Health & safety management
Managing health and safety at work has become an integrated part of today’s corporate strategy. More than 90 percent of people surveyed agree, and 76 percent state they implement an ad hoc policy, above and beyond what is required by law and regulations.
The bigger the corporation the higher the application rate, but surprisingly, 70 percent of small firms adopt specific approaches, too.
Questioned on what the main risk areas are, participants principally identify operational aspects, with some interesting differences between the world’s geographical areas. North Americans (66%) and Swedes (55 percent), for example, are those who care most about ergonomic aspects, while the structural deficiencies of machines and equipment are perceived as a main risk area especially by Asians (54 percent).
Consequently, rather than strategically working on prevention, companies find operational initiatives to be the most effective.
In fact, the ranking of the top most effective actions is topped by the regular maintenance of premises (48 percent) and emergency measures (46 percent). Organizational issues such as the assessment of all risks related to health & safety (37 percent) and preventive measures (35 percent) are down on the list.
The most advanced are North Americans, with percentages well above average not only for the effective implementation of actions aimed at controlling operative features but of actions addressing organizational issues as well: almost 1 in 2 successfully implement initiatives to minimize the number of resources exposed to risk and 44 percent implement risk management systems. Norwegians and Swedes, instead, stand out for the attention they pay to participation and consultation of personnel on this subject (Norway 46 percent; Sweden 43 percent).
Main drivers and obstacles
Compliance with laws and regulations (87 percent) is the top reason driving firms to develop actions to safeguard health and safety at work.
Internal policies, indicated by 73 percent of professionals, come next. Occupational health and safety is a concern for global corporations independently of external repercussions that could affect market performance.
Actually, brand protection (24 percent), public opinion (19 percent) and competitiveness (19 percent) turn out to be minor drivers.
Different regions show different attitudes. In addition to complying with the law, preserving health and safety at work is crucial to North Americans to preserve the business — 1 in 2 see these actions as a way to safeguard corporate assets and about 1 in 3 to protect property and top management or satisfy requests from insurance companies.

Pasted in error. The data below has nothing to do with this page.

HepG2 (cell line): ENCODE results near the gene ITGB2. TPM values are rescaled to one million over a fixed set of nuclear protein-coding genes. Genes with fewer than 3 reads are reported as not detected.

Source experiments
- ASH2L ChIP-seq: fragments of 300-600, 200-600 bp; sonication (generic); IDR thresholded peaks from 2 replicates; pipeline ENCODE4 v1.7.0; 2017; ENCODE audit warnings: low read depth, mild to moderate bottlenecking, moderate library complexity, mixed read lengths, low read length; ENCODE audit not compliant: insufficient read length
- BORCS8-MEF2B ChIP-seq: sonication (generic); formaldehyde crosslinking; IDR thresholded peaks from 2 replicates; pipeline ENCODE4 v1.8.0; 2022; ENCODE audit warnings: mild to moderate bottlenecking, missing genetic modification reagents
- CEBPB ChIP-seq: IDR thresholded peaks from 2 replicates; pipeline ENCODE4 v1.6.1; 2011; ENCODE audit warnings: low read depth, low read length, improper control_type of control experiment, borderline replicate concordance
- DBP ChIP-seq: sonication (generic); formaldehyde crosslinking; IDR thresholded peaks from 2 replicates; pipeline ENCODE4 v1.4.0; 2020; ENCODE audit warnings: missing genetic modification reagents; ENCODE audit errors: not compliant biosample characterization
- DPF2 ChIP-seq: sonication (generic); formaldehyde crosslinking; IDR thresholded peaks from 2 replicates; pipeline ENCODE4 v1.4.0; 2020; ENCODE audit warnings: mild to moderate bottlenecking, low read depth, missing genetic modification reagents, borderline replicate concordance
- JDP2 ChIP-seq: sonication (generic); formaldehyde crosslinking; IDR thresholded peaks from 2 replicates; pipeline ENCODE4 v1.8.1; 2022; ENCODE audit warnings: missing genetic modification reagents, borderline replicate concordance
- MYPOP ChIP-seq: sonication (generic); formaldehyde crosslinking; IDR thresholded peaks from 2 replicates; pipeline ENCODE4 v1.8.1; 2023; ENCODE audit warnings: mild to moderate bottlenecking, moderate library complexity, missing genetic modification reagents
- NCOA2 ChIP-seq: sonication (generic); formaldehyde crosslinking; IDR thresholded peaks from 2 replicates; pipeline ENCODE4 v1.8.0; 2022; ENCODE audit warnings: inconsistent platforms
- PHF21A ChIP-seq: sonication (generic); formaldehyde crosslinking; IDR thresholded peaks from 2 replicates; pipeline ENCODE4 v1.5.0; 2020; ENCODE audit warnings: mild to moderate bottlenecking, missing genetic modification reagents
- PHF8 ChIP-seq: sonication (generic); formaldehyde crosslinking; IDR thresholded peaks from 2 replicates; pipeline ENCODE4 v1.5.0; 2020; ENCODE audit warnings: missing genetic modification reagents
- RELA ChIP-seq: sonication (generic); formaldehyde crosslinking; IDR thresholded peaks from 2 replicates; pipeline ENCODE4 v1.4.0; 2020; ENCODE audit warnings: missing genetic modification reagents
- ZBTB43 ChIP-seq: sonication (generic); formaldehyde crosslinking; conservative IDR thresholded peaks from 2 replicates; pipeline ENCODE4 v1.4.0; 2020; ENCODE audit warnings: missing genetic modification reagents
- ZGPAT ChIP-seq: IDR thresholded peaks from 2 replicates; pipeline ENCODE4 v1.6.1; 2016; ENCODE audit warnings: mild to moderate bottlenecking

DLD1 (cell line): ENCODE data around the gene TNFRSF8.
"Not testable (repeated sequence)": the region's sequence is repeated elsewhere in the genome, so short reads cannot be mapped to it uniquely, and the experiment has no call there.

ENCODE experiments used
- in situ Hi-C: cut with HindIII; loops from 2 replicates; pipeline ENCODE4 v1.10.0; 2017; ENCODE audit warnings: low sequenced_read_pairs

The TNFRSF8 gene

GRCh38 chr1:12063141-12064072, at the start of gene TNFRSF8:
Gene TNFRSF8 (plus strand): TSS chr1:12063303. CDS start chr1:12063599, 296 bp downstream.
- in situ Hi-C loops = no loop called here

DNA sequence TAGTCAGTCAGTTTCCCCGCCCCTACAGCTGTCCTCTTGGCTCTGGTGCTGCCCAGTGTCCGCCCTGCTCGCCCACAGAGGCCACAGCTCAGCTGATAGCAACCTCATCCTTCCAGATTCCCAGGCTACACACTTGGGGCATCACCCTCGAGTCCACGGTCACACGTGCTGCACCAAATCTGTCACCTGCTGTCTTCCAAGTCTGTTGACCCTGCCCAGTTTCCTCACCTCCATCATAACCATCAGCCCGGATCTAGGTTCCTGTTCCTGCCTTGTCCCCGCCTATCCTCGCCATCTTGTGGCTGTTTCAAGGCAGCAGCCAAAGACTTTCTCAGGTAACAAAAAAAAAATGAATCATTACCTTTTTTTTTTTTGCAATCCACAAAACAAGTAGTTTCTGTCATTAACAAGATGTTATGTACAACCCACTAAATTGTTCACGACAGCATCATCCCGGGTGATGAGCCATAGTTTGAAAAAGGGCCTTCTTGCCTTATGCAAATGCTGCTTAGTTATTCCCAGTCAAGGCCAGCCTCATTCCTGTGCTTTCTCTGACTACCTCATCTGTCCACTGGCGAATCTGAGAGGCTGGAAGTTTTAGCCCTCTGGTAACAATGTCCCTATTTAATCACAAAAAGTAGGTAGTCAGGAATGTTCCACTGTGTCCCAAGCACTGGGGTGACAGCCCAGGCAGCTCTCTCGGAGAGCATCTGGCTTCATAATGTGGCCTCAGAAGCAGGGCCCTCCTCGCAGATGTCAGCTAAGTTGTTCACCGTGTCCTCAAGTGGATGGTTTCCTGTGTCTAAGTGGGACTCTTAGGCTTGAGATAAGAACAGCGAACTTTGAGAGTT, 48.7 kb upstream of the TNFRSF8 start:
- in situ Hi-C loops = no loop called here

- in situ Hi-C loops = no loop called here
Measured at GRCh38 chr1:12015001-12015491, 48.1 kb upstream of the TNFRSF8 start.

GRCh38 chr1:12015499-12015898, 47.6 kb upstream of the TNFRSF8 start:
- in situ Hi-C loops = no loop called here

Lack of financial resources (31 percent) and focus on short-term results (26 percent) are the main factors preventing businesses from making more progress in managing occupational health and safety all over the world.
In Asia, moreover, the burden of factors such as the decrease in efficiency (23%), lack of return on investment (19%) and lack of involvement of sub-contractors is heavier than average, highlighting that the way operations are structured is perceived as an obstacle in this region.
For the future, professionals all over the world expect a reduction in all kinds of operational hazards. Still, they won’t neglect initiatives for safeguarding health and safety at work and will go through an important change in their attitude.
Training for employees (63%), assessment of all risks (63%) and adoption of management systems or prevention programs (59%) top the list.
Efforts will move from operative aspects to organizational ones, marking a relevant step for the development of a corporate culture of occupational health and safety.
What is certain is that the focus on the topic will be kept high in the coming years. In fact, more than 90% of people surveyed expect to maintain or increase investments for occupational health and safety in the next 3 years.
Luca Crisciotti, CEO of DNV GL - Business Assurance, commented, “A lot has changed in the way companies deal with health and safety at work. From just reacting to accidents, that was the rule years ago, to a systematic management of operational issues. This is an important step toward the advancement of a real corporate culture of occupational health and safety, which will enable companies to focus not only on operations but on organizational aspects and the wellbeing of workers too.”
The situation varies in different areas of the world, according to legislation, different cultural attitudes and different levels of development of infrastructures, but in general, there is still a lot of work to be done. Lack of financial resources and pressure on businesses to focus on short-term results make these objectives even more challenging, but it is important for companies to lead change and keep working on these items,” said Mr. Crisciotti.
Methodology and sample
The survey was conducted in October 2013, on a sample of about 3,860 professionals who work at prominent companies from the primary, secondary and tertiary sectors across different industries in Europe, North America, Central & South America and Asia.
- 23% of the firms involved employ less than 50 people, 32% from 50 to 249 and 45% have more than 250 employees
- Most of the companies involved are in the secondary sector, particularly food (5%), chemicals (6%), metals (11%), machinery (9%) and electrical (4%)
- 67% of survey respondents are directly involved in technical management
About DNV GL
DNV GL is a leading provider of classification, certification, verification and training services. Its origins go back to 1864, and today DNV GL operates globally in more than 100 countries with its 16,000 professionals dedicated to helping customers make the world safer, smarter and greener.